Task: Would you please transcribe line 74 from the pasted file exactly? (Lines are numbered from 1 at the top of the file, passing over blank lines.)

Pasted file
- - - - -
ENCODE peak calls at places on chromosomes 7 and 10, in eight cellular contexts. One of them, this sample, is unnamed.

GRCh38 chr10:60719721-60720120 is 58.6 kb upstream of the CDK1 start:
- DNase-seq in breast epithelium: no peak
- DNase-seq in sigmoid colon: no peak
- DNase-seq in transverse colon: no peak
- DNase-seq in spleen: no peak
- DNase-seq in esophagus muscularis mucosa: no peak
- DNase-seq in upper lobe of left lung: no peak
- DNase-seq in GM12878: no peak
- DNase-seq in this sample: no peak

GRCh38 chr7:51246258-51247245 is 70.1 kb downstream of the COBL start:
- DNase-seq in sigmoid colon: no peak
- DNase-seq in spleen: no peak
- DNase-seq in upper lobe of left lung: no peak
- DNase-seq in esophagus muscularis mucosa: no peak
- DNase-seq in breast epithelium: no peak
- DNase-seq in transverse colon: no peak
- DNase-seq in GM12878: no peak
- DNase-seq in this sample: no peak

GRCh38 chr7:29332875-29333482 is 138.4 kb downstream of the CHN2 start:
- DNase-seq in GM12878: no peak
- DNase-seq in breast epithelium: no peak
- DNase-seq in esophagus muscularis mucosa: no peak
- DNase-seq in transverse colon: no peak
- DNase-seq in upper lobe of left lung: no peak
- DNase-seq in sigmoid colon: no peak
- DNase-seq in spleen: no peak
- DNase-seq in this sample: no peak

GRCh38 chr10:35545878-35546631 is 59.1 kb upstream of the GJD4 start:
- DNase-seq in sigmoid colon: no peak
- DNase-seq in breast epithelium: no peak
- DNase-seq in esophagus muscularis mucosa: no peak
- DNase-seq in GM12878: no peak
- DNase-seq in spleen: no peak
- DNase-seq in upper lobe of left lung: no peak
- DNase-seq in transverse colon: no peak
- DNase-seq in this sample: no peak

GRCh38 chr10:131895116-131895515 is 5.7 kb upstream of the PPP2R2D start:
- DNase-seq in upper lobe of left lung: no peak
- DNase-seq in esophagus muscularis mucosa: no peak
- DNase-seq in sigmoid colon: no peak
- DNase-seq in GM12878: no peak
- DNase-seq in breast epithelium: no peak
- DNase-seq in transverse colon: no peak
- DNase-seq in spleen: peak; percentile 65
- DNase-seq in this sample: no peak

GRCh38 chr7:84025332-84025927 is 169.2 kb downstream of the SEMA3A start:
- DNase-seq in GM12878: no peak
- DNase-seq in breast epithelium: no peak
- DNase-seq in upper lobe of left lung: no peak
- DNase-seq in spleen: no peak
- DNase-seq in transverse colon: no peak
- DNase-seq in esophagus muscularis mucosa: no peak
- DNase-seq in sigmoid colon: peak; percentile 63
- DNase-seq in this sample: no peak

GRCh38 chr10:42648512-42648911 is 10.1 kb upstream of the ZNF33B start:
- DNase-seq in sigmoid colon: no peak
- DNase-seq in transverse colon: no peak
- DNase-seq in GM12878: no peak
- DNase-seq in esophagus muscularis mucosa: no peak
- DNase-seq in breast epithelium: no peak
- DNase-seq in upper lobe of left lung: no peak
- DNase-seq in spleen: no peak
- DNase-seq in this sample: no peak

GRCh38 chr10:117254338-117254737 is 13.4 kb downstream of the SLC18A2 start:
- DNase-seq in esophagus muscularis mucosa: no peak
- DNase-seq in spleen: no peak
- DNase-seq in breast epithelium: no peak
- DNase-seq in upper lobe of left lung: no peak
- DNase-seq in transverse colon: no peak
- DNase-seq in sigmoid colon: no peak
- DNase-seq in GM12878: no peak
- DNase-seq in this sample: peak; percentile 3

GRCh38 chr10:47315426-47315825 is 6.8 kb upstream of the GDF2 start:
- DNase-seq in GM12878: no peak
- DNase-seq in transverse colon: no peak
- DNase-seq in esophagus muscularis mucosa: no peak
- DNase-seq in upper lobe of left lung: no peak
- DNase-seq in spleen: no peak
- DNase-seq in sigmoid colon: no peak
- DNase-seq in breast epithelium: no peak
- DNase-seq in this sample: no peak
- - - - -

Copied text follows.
GRCh38 chr10:47315426-47315825 is 6.8 kb upstream of the GDF2 start: